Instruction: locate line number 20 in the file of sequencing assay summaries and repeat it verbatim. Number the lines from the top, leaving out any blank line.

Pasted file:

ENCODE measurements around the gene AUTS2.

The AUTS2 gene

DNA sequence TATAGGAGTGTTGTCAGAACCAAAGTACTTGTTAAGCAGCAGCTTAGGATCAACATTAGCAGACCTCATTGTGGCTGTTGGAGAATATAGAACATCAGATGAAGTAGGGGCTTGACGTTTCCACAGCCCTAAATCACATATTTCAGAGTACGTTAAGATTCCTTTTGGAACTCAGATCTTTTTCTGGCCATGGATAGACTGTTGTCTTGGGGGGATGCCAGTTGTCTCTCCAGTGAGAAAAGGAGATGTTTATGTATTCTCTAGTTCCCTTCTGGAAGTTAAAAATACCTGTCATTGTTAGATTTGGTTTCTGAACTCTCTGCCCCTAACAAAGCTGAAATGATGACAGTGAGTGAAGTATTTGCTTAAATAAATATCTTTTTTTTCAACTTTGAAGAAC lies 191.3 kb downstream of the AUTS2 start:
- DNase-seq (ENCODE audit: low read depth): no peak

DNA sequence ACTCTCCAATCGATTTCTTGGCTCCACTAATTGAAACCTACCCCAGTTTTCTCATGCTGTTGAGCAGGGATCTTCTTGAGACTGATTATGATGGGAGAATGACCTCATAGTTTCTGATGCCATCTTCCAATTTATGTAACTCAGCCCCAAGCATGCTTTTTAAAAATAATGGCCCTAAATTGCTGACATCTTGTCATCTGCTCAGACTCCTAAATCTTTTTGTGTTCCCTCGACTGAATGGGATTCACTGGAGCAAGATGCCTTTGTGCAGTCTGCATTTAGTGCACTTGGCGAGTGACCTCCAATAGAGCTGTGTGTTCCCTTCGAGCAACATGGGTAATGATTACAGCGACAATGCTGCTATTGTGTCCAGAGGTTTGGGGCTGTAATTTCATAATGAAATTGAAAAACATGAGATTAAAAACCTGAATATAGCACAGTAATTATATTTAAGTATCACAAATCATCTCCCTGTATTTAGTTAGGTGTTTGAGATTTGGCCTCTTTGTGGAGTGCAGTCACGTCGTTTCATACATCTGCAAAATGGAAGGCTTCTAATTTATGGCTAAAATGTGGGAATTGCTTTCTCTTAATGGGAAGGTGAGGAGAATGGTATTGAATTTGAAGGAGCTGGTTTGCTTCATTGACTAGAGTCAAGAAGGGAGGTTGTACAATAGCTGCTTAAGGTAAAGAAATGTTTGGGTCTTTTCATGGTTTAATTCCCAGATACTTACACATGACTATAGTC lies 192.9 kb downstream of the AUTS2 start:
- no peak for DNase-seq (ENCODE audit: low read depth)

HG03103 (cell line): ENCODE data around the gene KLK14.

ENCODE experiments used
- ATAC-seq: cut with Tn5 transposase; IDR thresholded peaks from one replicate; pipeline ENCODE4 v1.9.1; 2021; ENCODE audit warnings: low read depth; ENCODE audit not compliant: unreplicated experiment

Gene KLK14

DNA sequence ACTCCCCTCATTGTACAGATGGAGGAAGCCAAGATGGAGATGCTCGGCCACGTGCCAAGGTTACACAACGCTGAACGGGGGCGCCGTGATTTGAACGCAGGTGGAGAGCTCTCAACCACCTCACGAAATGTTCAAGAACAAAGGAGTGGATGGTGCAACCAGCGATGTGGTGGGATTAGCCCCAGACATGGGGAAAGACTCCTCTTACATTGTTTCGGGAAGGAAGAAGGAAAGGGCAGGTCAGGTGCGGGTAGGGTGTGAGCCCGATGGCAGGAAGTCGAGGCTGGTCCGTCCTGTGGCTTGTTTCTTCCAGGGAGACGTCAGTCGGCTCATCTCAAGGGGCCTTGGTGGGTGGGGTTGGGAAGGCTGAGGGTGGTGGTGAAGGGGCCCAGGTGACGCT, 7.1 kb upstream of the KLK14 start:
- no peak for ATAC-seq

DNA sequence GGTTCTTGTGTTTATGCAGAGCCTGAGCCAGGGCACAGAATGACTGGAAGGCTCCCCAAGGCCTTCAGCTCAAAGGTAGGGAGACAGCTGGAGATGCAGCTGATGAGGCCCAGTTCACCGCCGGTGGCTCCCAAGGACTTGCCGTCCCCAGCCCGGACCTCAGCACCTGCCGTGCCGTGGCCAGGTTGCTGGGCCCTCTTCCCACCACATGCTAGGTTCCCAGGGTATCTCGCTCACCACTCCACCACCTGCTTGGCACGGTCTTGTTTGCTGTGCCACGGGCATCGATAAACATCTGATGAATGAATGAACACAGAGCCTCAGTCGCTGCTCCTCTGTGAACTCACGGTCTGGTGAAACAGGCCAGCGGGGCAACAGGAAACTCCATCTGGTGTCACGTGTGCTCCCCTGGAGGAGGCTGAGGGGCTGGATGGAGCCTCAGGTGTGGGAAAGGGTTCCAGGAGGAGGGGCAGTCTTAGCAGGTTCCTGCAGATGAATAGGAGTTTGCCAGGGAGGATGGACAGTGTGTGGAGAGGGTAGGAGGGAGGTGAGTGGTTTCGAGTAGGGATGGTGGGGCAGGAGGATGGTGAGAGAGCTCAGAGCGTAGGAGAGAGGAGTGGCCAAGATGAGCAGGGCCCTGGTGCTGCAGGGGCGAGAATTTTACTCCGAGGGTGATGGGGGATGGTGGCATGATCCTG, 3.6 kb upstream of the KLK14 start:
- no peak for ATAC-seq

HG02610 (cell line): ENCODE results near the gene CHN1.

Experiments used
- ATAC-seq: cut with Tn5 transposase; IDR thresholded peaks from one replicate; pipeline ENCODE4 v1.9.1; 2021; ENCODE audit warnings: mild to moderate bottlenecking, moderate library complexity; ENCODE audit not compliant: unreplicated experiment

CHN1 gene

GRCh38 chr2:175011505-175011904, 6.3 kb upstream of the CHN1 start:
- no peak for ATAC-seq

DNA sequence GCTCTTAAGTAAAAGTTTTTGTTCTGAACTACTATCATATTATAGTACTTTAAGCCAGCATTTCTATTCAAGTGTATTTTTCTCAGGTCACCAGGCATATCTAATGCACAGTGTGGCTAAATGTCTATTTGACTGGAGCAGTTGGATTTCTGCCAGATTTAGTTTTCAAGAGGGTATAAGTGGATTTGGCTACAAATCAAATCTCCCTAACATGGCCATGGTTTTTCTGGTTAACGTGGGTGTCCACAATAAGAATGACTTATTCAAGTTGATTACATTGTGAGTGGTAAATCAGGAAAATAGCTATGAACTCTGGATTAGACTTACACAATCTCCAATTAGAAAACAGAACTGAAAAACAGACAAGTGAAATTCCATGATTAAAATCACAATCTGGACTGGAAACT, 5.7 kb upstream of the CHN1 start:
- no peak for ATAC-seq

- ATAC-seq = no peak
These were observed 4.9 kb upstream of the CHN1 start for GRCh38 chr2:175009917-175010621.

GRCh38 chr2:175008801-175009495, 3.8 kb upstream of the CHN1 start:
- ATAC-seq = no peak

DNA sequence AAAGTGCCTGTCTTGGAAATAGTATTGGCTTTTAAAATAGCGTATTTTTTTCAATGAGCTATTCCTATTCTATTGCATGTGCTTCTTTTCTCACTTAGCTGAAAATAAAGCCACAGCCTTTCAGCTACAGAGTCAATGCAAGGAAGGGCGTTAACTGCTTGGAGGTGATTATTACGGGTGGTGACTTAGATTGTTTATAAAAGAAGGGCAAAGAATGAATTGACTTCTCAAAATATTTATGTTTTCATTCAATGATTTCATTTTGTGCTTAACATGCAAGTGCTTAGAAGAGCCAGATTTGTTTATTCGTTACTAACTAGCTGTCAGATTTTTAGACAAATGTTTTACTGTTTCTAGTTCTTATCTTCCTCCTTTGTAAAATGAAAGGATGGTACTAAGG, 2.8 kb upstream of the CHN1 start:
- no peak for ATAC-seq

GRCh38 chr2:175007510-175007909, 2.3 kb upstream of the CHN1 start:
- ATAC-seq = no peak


- no peak for ATAC-seq